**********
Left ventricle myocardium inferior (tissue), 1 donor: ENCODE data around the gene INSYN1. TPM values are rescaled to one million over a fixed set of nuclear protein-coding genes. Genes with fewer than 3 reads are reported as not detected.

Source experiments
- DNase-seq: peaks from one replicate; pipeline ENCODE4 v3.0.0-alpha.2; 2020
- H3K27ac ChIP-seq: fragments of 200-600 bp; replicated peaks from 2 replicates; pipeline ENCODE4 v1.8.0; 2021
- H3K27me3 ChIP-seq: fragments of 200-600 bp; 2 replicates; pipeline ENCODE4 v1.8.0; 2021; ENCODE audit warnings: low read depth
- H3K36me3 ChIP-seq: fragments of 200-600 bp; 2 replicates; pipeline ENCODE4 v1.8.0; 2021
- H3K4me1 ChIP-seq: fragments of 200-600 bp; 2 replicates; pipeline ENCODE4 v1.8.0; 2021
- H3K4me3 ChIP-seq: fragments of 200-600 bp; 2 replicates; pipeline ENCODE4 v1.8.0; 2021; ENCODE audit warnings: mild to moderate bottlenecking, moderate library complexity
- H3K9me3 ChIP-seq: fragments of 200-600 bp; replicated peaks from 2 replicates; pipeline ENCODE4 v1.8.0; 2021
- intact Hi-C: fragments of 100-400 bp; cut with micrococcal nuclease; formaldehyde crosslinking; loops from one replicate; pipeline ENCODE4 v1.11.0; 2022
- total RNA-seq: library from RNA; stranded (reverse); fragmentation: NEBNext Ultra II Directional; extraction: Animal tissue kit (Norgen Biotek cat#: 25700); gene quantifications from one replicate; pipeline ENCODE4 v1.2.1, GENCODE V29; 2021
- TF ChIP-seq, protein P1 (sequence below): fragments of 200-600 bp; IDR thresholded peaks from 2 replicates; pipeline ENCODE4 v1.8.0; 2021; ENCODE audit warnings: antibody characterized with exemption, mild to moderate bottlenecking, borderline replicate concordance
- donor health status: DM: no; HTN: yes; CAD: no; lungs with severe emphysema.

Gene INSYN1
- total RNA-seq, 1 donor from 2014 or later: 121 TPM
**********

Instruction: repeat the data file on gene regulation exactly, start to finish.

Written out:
Left ventricle myocardium inferior (tissue), 1 donor: ENCODE data around the gene INSYN1. TPM values are rescaled to one million over a fixed set of nuclear protein-coding genes. Genes with fewer than 3 reads are reported as not detected.

Source experiments
- DNase-seq: peaks from one replicate; pipeline ENCODE4 v3.0.0-alpha.2; 2020
- H3K27ac ChIP-seq: fragments of 200-600 bp; replicated peaks from 2 replicates; pipeline ENCODE4 v1.8.0; 2021
- H3K27me3 ChIP-seq: fragments of 200-600 bp; 2 replicates; pipeline ENCODE4 v1.8.0; 2021; ENCODE audit warnings: low read depth
- H3K36me3 ChIP-seq: fragments of 200-600 bp; 2 replicates; pipeline ENCODE4 v1.8.0; 2021
- H3K4me1 ChIP-seq: fragments of 200-600 bp; 2 replicates; pipeline ENCODE4 v1.8.0; 2021
- H3K4me3 ChIP-seq: fragments of 200-600 bp; 2 replicates; pipeline ENCODE4 v1.8.0; 2021; ENCODE audit warnings: mild to moderate bottlenecking, moderate library complexity
- H3K9me3 ChIP-seq: fragments of 200-600 bp; replicated peaks from 2 replicates; pipeline ENCODE4 v1.8.0; 2021
- intact Hi-C: fragments of 100-400 bp; cut with micrococcal nuclease; formaldehyde crosslinking; loops from one replicate; pipeline ENCODE4 v1.11.0; 2022
- total RNA-seq: library from RNA; stranded (reverse); fragmentation: NEBNext Ultra II Directional; extraction: Animal tissue kit (Norgen Biotek cat#: 25700); gene quantifications from one replicate; pipeline ENCODE4 v1.2.1, GENCODE V29; 2021
- TF ChIP-seq, protein P1 (sequence below): fragments of 200-600 bp; IDR thresholded peaks from 2 replicates; pipeline ENCODE4 v1.8.0; 2021; ENCODE audit warnings: antibody characterized with exemption, mild to moderate bottlenecking, borderline replicate concordance
- donor health status: DM: no; HTN: yes; CAD: no; lungs with severe emphysema.

Gene INSYN1
- total RNA-seq, 1 donor from 2014 or later: 121 TPM